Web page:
Part 1
Challenges for environmental security: climate change
VietNamNet Bridge - Challenges to environmental security not only threaten human life and food security, but also  national security and human survival.


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Vietnam suffers heavily from climate change



Natural disasters 

The Global Climate Risk Index 2016 ranks Vietnam seventh in the world in long-term climate-related risks. According to the Institute of Meteorology and Hydrology and Climate Change, over the past 30 years, natural disasters in Vietnam caused 500 deaths, including missing people, each year, injured thousands of people and caused a loss of 1.5 percent GDP.

Every year, Vietnam is directly affected by six to seven storms. In 1990-2010, Vietnam incurred 74 floods. Typhoon Linda in 1997 landed in the South in which 3,000 people were reported dead and missing. The natural disaster destroyed more than 100,000 houses and 300,000 hectares of rice fields. 

Typhoon Xangsane in 2006 landed in central provinces, with 76 people reported dead and missing, and 532 injured. 

In 2011-2015, natural disasters caused 1,141 deaths and missing cases, and damaged VND55,400 billion worth of assets, lower than that in 2006-2010, but still high.

The General Statistics Office (GSO) in 2016 said that the spells of damaging cold in the north, serious floods in the central region, droughts in Central Highlands and saline intrusion in Mekong Delta all upset people’s lives. As many as 248 deaths were reported in that year and total damages reached VND18.3 trillion.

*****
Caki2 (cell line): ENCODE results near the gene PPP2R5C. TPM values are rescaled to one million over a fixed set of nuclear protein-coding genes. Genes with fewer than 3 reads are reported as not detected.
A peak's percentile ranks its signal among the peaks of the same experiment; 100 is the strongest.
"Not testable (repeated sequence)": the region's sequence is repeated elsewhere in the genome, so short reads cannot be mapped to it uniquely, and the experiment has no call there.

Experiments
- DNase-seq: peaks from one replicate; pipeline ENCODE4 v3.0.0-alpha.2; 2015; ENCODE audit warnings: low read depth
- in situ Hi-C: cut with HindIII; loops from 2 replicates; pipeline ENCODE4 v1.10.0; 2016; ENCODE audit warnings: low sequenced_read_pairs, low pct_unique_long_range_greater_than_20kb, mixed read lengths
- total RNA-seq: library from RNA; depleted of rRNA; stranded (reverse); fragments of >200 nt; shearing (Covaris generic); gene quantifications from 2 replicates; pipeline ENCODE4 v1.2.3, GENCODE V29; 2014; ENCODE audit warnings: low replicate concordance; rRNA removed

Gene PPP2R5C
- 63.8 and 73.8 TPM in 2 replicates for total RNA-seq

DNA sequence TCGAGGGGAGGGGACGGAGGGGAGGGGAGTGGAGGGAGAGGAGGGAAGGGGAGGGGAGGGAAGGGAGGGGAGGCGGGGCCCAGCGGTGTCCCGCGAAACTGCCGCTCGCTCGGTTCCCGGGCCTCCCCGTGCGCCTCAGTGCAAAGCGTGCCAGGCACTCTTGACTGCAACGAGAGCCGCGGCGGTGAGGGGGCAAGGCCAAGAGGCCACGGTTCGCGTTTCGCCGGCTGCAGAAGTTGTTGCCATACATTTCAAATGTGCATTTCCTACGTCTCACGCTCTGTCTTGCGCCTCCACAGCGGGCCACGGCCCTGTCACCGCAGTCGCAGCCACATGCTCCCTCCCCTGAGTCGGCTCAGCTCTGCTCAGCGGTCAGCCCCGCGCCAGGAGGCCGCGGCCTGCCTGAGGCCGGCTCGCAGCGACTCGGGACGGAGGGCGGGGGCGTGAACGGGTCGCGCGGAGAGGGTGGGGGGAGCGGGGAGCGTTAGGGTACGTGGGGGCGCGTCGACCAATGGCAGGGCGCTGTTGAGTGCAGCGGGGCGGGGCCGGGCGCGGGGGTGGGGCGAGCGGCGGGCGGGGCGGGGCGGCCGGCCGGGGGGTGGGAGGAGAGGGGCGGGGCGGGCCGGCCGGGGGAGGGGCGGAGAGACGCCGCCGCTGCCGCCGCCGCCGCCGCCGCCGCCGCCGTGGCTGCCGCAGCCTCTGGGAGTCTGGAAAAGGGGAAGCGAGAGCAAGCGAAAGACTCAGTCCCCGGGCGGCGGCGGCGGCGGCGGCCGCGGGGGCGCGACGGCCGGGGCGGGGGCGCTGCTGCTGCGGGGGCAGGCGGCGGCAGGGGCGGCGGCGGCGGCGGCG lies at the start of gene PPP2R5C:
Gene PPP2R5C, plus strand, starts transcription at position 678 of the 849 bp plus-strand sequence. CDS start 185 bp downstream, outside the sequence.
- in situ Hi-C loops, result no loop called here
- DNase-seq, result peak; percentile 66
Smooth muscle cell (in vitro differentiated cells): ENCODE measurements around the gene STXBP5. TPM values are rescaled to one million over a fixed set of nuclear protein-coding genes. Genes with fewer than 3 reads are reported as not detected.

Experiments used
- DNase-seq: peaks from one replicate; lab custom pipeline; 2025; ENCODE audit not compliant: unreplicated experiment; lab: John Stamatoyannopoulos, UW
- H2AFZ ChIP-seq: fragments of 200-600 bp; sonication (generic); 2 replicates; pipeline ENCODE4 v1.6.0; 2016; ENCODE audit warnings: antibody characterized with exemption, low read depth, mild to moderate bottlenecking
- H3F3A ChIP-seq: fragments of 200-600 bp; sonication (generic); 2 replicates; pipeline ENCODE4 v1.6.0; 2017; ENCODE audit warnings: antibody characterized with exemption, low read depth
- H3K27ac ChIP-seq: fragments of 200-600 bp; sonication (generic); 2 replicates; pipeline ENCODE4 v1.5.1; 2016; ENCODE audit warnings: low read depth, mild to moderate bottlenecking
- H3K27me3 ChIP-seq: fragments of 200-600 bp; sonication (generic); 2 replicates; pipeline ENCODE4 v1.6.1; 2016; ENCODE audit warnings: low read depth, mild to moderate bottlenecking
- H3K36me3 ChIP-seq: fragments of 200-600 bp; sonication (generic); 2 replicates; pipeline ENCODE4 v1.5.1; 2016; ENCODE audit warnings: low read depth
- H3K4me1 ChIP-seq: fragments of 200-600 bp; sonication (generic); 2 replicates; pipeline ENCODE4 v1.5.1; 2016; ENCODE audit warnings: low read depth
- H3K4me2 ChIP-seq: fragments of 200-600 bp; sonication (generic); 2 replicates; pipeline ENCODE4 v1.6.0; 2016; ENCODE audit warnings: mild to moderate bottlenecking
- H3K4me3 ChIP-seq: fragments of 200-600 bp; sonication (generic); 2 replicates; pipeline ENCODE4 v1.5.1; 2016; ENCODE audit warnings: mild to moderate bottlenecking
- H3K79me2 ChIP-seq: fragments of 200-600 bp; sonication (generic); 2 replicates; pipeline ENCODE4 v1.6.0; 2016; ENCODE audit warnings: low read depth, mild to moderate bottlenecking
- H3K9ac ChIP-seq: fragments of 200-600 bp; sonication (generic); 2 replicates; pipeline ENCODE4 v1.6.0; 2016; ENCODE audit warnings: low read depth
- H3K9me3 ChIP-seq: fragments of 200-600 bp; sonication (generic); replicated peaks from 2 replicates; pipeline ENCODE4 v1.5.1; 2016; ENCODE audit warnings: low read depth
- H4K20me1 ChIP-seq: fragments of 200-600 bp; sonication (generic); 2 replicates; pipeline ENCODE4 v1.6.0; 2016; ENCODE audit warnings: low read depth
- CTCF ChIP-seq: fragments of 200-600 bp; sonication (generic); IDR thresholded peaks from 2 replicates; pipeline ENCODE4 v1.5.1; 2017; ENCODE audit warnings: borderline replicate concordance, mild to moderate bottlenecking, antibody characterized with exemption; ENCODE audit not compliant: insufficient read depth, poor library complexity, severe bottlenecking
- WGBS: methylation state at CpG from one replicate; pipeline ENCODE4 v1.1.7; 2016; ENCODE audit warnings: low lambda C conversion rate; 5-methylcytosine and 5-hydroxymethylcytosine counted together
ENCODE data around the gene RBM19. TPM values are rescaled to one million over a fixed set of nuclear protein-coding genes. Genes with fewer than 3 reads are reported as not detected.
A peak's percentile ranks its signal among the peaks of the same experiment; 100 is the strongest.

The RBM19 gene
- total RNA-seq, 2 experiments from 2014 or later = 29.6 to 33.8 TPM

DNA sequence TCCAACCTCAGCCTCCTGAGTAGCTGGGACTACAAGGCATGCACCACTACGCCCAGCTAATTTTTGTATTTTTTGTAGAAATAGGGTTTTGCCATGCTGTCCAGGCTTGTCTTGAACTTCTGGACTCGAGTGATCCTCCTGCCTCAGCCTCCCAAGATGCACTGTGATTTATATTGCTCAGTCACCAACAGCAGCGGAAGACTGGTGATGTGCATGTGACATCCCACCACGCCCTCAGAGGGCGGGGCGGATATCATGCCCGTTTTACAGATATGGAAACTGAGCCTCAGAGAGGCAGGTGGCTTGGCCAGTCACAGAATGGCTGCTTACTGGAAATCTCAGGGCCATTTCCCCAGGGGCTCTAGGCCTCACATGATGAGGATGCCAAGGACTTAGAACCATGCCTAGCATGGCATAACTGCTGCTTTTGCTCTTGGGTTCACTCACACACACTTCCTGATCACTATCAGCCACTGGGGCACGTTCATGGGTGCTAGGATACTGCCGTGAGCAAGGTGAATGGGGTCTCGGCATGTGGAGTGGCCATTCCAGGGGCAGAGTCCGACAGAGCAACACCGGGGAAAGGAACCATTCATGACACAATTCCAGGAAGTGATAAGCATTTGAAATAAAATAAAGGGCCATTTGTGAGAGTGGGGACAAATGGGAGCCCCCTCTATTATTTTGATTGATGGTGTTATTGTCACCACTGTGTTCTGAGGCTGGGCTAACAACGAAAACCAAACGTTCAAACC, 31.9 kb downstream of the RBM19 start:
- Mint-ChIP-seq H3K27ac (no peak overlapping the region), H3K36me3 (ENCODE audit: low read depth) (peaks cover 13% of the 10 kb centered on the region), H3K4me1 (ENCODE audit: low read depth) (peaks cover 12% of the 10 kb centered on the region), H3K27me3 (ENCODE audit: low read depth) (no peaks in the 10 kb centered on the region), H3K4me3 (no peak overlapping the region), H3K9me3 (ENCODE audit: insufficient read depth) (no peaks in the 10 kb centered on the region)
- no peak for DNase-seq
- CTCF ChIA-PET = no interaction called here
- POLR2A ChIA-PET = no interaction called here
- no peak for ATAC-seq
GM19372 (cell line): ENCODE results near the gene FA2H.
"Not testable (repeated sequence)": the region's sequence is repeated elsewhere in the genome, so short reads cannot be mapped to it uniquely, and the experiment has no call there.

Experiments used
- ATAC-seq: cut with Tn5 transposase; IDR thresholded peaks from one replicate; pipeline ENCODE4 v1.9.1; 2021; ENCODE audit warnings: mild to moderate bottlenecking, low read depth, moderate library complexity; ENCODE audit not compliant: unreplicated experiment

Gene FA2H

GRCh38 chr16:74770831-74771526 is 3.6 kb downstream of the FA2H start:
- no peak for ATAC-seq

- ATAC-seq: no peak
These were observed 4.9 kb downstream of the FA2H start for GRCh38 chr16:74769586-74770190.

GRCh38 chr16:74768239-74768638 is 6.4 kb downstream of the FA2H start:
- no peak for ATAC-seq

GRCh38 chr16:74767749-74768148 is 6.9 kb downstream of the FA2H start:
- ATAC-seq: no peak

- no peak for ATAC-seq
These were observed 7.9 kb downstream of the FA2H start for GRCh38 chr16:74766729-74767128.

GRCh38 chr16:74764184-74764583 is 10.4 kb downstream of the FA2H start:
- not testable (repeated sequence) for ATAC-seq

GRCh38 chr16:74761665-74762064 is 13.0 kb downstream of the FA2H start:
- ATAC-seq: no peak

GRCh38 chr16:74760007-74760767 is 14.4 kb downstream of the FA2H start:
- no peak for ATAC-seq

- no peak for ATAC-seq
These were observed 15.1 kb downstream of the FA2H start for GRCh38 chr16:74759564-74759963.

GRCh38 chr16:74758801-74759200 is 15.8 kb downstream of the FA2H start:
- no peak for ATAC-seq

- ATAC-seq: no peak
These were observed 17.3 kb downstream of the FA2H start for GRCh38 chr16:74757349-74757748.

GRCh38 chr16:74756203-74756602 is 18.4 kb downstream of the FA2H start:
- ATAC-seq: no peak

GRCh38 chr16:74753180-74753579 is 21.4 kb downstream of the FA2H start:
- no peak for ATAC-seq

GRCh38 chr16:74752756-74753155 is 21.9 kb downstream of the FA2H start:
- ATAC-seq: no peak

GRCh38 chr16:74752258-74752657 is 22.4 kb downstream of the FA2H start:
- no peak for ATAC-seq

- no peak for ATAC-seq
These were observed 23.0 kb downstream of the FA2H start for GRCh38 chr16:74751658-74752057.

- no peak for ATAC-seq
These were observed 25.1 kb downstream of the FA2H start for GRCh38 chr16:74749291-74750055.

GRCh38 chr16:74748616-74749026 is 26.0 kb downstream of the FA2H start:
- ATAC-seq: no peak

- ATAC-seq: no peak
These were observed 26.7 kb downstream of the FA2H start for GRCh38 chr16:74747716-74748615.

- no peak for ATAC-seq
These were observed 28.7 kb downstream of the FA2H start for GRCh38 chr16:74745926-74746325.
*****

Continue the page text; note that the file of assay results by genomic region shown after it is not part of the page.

The General Statistics Office (GSO) in 2016 said that the spells of damaging cold in the north, serious floods in the central region, droughts in Central Highlands and saline intrusion in Mekong Delta all upset people’s lives. As many as 248 deaths were reported in that year and total damages reached VND18.3 trillion.

The  storm in November 2017 killed 100 people and affected 4 million, destroying 25,000 hectares of agricultural land.

Subsidence

The Ministry of Natural Resources and the Environment’s (MONRE) 2016 scenario on climate change showed that the average annual temperature in the entire country increased by 0.62oC in 1958-2014.

The average sea water level was 3.34 mm higher each year in 1993-2014, while the increase was 5.6 mm in the coastal areas of the south of central region.

Under one scenario, the ministry forecasts a rise of 22 cm by 2050 and 53 cm by 2100. Meanwhile, under another scenario, the figures would be 25 cm and 73 cm, respectively.

If Vietnam doesn’t have proper solutions to the problem, 16.8 percent of Red River Delta area, 1.5 percent of central coastal provinces, 17.8 percent of HCM City area and 38.9 percent of Mekong River Delta may become inundated. 

Sea level rise in the Mekong River Delta will cause loss of agricultural land, have direct impact on food and water security, increase poverty, reduce the number of jobs and affect migration. 


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Mai Chi

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